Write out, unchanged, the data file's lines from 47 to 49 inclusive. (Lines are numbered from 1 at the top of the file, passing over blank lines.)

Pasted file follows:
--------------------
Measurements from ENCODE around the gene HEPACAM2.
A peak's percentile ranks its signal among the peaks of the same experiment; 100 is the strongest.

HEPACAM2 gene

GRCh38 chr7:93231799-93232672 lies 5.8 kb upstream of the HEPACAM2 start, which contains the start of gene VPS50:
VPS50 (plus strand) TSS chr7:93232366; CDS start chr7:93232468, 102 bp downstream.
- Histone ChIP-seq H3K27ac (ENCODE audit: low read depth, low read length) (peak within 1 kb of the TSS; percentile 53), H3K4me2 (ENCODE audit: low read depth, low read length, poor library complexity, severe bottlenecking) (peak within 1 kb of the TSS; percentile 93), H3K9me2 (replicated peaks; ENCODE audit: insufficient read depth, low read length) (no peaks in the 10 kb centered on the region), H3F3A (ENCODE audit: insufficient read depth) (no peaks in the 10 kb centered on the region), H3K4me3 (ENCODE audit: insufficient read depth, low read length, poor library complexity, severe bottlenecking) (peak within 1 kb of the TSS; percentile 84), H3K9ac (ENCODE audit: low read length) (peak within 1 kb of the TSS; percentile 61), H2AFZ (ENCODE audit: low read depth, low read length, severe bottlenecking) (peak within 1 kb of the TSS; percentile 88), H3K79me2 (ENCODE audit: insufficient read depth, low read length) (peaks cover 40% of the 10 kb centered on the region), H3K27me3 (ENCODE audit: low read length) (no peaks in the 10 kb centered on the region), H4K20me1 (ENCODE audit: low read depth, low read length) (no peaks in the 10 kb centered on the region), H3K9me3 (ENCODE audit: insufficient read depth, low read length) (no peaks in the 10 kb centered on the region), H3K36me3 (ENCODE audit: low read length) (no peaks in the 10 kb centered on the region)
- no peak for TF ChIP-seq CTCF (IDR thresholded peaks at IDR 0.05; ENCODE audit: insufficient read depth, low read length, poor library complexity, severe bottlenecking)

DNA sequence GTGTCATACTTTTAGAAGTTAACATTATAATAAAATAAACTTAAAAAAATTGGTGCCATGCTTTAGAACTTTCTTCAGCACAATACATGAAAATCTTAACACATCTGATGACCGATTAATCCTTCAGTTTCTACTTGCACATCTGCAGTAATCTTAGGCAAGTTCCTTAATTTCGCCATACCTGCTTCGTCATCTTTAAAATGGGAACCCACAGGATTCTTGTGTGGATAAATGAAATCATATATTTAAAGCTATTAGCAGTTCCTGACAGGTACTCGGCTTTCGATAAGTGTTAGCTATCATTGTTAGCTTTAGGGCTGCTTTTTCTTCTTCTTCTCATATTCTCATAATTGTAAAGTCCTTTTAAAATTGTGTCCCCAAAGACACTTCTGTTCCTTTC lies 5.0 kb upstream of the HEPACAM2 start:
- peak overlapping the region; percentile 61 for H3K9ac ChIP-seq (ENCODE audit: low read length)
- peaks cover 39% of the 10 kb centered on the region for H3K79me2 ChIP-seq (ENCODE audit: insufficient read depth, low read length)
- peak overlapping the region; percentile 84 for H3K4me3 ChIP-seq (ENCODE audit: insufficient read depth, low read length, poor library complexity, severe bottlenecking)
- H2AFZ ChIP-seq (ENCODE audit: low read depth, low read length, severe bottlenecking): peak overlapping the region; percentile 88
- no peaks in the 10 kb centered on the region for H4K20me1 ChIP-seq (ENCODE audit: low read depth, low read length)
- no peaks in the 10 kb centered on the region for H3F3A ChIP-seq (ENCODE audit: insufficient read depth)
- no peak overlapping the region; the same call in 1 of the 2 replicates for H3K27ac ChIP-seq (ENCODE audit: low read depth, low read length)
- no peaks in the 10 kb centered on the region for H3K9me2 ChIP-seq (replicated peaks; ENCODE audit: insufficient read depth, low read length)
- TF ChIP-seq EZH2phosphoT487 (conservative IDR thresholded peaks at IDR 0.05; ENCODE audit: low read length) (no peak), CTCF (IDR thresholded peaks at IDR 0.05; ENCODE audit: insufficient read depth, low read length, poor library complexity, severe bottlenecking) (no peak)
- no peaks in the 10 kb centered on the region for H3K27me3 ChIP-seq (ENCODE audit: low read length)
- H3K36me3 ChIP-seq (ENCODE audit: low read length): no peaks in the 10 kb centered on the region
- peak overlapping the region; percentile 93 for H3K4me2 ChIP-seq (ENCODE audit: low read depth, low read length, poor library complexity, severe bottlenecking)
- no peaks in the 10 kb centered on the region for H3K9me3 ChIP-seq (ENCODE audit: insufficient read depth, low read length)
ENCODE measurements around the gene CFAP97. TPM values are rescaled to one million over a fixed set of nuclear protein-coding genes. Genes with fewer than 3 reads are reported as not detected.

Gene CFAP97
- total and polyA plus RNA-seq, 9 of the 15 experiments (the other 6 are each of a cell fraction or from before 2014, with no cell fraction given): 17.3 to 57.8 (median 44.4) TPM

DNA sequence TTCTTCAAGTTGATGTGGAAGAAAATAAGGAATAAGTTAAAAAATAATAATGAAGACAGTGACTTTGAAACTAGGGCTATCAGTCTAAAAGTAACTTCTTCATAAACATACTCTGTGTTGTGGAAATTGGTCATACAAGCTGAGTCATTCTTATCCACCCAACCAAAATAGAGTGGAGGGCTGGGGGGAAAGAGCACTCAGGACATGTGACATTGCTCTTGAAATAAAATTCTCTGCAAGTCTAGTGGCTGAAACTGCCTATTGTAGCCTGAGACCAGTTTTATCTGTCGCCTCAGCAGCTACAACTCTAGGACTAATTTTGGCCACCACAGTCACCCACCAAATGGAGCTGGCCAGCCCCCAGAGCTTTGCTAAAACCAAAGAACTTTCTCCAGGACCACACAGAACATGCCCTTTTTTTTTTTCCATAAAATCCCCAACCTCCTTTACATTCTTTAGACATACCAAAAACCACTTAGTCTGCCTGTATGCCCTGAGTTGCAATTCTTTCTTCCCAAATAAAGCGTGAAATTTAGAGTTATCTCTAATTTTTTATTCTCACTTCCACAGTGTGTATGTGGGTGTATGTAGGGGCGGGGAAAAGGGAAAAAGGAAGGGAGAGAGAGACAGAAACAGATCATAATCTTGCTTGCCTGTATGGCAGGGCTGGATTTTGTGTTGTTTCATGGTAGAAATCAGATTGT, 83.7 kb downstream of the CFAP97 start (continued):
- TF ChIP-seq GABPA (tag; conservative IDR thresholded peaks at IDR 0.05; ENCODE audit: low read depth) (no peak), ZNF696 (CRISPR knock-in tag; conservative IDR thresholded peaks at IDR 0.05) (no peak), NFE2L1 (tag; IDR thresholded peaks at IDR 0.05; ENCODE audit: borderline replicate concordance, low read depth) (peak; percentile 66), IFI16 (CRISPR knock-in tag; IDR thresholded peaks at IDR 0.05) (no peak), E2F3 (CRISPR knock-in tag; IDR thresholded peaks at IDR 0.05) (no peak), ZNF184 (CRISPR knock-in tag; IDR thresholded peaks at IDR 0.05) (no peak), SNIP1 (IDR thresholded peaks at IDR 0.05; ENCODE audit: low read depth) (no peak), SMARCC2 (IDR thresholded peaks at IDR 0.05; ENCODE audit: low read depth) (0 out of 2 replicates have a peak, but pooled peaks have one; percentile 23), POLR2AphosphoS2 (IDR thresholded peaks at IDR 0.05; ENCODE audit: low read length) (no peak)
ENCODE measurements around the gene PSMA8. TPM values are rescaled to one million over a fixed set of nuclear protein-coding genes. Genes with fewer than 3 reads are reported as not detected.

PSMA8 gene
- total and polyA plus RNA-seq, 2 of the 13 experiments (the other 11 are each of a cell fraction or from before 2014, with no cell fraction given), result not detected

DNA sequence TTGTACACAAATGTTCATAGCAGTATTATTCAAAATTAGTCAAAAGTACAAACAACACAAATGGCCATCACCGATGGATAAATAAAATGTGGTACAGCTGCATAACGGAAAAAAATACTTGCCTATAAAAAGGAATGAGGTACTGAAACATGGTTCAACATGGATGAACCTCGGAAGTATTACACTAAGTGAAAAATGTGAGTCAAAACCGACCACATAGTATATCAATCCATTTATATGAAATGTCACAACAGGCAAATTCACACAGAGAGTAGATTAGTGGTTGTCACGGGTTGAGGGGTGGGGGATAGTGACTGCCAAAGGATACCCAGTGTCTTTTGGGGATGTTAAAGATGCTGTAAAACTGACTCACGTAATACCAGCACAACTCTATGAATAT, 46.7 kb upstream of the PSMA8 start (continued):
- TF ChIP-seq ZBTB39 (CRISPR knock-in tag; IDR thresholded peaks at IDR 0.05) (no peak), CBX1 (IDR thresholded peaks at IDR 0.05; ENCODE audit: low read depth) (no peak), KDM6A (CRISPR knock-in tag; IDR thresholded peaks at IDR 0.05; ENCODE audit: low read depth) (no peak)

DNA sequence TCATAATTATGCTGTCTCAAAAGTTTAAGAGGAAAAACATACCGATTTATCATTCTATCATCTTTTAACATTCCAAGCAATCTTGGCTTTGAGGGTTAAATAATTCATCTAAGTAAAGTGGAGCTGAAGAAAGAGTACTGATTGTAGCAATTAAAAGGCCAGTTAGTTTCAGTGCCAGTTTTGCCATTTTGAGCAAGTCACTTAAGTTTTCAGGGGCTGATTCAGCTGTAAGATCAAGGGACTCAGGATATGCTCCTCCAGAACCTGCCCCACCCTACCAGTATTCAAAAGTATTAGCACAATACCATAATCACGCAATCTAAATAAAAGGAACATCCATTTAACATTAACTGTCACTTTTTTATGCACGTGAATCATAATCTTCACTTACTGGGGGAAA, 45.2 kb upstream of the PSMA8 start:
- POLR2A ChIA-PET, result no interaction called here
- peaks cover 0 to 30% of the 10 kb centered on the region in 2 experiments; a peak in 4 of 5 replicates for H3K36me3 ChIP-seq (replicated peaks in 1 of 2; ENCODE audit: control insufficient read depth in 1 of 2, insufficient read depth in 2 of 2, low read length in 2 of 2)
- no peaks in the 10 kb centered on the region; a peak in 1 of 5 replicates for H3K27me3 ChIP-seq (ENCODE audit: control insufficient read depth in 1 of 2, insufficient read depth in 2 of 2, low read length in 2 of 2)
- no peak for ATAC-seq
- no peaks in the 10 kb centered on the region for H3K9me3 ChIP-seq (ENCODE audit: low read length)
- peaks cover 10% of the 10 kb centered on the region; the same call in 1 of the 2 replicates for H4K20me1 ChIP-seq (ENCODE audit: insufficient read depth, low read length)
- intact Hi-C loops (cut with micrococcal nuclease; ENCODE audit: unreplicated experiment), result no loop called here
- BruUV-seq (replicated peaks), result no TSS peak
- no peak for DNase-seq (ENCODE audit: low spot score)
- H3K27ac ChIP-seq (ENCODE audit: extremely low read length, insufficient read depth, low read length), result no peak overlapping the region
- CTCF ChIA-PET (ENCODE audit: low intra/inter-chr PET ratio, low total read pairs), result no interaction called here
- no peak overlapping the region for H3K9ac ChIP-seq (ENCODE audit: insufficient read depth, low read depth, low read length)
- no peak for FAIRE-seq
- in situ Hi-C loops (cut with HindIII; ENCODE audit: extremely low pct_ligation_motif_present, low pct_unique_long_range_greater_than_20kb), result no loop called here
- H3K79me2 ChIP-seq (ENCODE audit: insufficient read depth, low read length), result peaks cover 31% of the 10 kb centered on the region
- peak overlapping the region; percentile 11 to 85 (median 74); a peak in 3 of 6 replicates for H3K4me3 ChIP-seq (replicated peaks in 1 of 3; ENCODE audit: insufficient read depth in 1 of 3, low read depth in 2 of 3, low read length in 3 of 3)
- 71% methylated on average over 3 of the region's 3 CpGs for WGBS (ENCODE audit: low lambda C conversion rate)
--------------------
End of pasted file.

- H3K79me2 ChIP-seq (ENCODE audit: insufficient read depth, low read length), result peaks cover 31% of the 10 kb centered on the region
- peak overlapping the region; percentile 11 to 85 (median 74); a peak in 3 of 6 replicates for H3K4me3 ChIP-seq (replicated peaks in 1 of 3; ENCODE audit: insufficient read depth in 1 of 3, low read depth in 2 of 3, low read length in 3 of 3)
- 71% methylated on average over 3 of the region's 3 CpGs for WGBS (ENCODE audit: low lambda C conversion rate)